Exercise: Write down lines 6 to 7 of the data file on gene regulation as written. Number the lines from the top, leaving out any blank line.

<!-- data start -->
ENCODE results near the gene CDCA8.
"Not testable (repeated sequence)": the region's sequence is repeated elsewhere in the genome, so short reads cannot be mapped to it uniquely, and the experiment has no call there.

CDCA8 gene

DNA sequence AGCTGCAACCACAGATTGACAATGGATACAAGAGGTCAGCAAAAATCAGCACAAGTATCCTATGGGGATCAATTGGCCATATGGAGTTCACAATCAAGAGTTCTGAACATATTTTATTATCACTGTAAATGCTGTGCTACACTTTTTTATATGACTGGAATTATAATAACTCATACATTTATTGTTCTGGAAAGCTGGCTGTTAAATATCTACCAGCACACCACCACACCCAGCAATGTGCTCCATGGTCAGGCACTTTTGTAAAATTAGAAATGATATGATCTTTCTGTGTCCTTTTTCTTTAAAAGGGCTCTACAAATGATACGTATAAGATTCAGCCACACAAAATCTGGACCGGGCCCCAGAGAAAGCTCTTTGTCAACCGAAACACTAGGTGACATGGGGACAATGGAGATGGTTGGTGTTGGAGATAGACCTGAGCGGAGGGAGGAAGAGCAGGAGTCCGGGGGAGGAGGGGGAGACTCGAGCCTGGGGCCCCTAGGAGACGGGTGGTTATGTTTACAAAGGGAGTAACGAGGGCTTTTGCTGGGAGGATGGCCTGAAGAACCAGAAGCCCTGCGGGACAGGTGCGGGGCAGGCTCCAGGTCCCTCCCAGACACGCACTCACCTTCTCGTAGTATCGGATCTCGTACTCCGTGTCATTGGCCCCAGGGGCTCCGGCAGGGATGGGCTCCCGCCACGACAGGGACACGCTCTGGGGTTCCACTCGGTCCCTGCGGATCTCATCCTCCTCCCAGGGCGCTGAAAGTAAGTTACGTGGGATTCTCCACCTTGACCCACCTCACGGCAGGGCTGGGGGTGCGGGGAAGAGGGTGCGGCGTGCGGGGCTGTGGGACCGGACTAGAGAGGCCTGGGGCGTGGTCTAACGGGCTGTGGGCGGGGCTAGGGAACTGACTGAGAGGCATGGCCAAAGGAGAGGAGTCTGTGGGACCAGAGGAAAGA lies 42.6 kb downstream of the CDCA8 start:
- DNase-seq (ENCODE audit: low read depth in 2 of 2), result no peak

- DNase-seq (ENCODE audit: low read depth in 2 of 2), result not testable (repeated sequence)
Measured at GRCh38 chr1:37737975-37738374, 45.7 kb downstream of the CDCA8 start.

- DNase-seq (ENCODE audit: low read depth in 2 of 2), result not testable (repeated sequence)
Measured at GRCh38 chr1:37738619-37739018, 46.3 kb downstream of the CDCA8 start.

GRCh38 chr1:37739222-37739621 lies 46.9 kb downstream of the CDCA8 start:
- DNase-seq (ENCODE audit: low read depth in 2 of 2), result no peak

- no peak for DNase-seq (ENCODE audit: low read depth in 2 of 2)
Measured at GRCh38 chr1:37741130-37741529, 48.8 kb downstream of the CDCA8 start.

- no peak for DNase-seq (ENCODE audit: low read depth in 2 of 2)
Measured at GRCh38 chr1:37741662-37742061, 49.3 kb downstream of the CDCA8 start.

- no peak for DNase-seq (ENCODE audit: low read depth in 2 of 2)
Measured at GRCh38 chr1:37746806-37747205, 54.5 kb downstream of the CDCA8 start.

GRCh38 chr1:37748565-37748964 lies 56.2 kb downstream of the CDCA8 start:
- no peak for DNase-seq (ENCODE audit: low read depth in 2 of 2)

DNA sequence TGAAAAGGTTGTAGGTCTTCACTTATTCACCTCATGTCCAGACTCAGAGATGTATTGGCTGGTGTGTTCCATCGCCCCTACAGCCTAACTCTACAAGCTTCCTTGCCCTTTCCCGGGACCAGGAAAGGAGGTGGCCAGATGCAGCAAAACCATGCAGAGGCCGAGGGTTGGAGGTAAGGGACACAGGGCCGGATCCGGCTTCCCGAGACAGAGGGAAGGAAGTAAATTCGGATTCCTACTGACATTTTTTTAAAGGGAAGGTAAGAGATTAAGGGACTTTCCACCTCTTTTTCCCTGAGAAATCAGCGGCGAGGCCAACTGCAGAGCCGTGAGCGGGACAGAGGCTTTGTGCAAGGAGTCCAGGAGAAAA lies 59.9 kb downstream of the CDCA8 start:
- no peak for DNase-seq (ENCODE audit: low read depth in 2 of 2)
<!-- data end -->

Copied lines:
- DNase-seq (ENCODE audit: low read depth in 2 of 2), result not testable (repeated sequence)
Measured at GRCh38 chr1:37737975-37738374, 45.7 kb downstream of the CDCA8 start.